Slim Whitman

First published in Country Music People- October 1971

I feel sure that many country fans don’t realise the importance of Slim Whitman, who has become such a fixture on the scene that he is taken for granted by all but his fanatical followers. Born Otis Dewey Whitman Junior on January 20, 1924, in Tampa, Florida, Slim made his first recordings in early 1949, under the guidance of Colonel Tom Parker. Parker had just made a lot of money with Eddy Arnold, and has since made much more with Elvis Presley. These recordings were made for the RCA Victor Company, ten sides were cut, all of which are now available on a Camden album. Although the songs and performances were good, nobody seemed interested in these records by Slim Whitman, which were soon deleted. Slim returned to Shreveport to appear regularly on the Louisiana Hayride, where he was one of the star performers.

Early in 1952, due to his success on the ‘Hayride’ he was signed by Imperial Records of Hollywood, and so began a search for suitable songs to adapt to his unique vocal style. His first recording for Imperial was an old ‘lost’ song from the 1930s, Love Song Of The Waterfall written by Bob Nolan, leader of the Sons of the Pioneers, provided Slim Whitman with his first major hit in America.

The success of this recording was due to two things, the ‘singing’ steel guitar and Slim’s controlled singing which could effortlessly soar into falsetto. What many people didn’t realise, especially in Britain, was that Whitman didn’t provide the ‘singing steel guitar’ himself, in fact on most of Slim’s early recordings the steel was played by Host Rains, who was also a member of Slim’s group The Stardusters.

Very soon after Love Song Of The Waterfall, Slim Whitman began his unique knack of taking an established pop song and turning it into a country song. Many will argue that this isn’t possible, but in late 1952 Whitman topped the country charts with The Indian Love Call taken from the musical Rose Marie. In the next few years he was to repeat this success many times with such diverse material as Beautiful Dreamer, Secret Love, Song Of The Old Waterwheel, Danny Boy, North Wind, Cattle Call and Serenade. Several of these provided Slim with hit-parade success in Britain and in November 1956 he was the first country artist to tour Britain on his own, and to play and fill the famous London Palladium.

Slim Whitman was a very popular artist in Britain in the mid-1950s and the fans from this era have never forgotten the six foot plus yodelling country singer. His record releases in Britain over the past 20 years outnumber any other country star, although he has not been in the best sellers since 1958. When he returned to the States after his successful 1957 tour of Britain which lasted eight months, his record sales over there also suffered. This only affected sales of his singles, and Slim has since concentrated on albums, with most single releases being culled from his albums. Several of these singles were minor hits in the country charts but none achieved the success of Rose Marie and Indian Love Call.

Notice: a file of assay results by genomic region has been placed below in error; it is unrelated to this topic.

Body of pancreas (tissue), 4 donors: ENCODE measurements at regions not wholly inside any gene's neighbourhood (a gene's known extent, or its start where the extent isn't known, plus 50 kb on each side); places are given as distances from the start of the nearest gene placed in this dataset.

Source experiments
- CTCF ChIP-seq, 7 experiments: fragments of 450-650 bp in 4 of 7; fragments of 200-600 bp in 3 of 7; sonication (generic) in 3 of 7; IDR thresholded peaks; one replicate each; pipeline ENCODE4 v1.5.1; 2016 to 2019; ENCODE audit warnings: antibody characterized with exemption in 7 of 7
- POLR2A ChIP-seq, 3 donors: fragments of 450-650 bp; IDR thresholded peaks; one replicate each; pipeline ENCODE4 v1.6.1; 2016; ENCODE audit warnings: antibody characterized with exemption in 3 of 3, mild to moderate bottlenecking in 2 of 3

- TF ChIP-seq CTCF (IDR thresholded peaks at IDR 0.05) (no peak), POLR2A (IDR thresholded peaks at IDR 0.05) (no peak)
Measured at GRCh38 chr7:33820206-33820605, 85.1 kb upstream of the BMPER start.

Slim’s choice of songs was still as varied as before, ranging from his outstanding version of Bob Nolan’s Cool Water, to more pop influenced recordings of Careless Hands and The Wiffenpoof Song. Although in the late 1950s Whitman retained the steel guitar in the forefront of his recordings, it was slowly beginning to take a back seat to his vocal. He was, like many country stars, experimenting with the use of orchestra and choral effects, but this was always tastefully done, with the orchestra well in the background, and Slim’s vocal and guitar to the fore.

In 1963 he recorded his Yodelling album, considered by many to be his finest recording. Surprisingly the steel guitar was completely missing, replaced by an excellent country group, that complemented Slim’s excellent vocal work which soared up and down the scale to perfection. After this album though, Slim’s recordings began for the first time to really stray from his basic country style with the orchestra being evident on all his recordings, and the steel guitar really dropping out of favour.

In 1964 he made a brief return to the country charts with an Australian song Reminiscing, and has regularly appeared in the charts since with More Than Yesterday, Happy Street, Rainbows Are Back In Style, and last year [1970] with Tomorrow Never Comes. Unlike so many other country singers Slim doesn’t fall into the trap of recording all the current country hits. He appears to take time in sifting through suitable songs, and has even introduced many English pop songs to Nashville. It was Slim’s insistence that persuade Sonny James to record Tom Springfield’s I’ll Never Find Another You. Last year he recorded I Pretend, which had been a hit for Des O’Conner in Britain.
Also last year he made his third successful tour of Britain, and although he was unable to bring his own musicians over, he recreated his early sound from the 1950s admirably. This was due to Gerry West’s fine oscillating steel guitar work, which Slim was really pleased with.

Because of the lack of yodelling on Slim’s later recordings many thought the yodel would be missing from his act, but this was not to be. True it was not as strong as 13 years previous, but by experienced ‘mic’ technique Slim proved what a fine artist he is. He has now been a near fixture in country music for over 20 years, and it appears that Slim Whitman is destined to just go on and on.
- Alan Cackett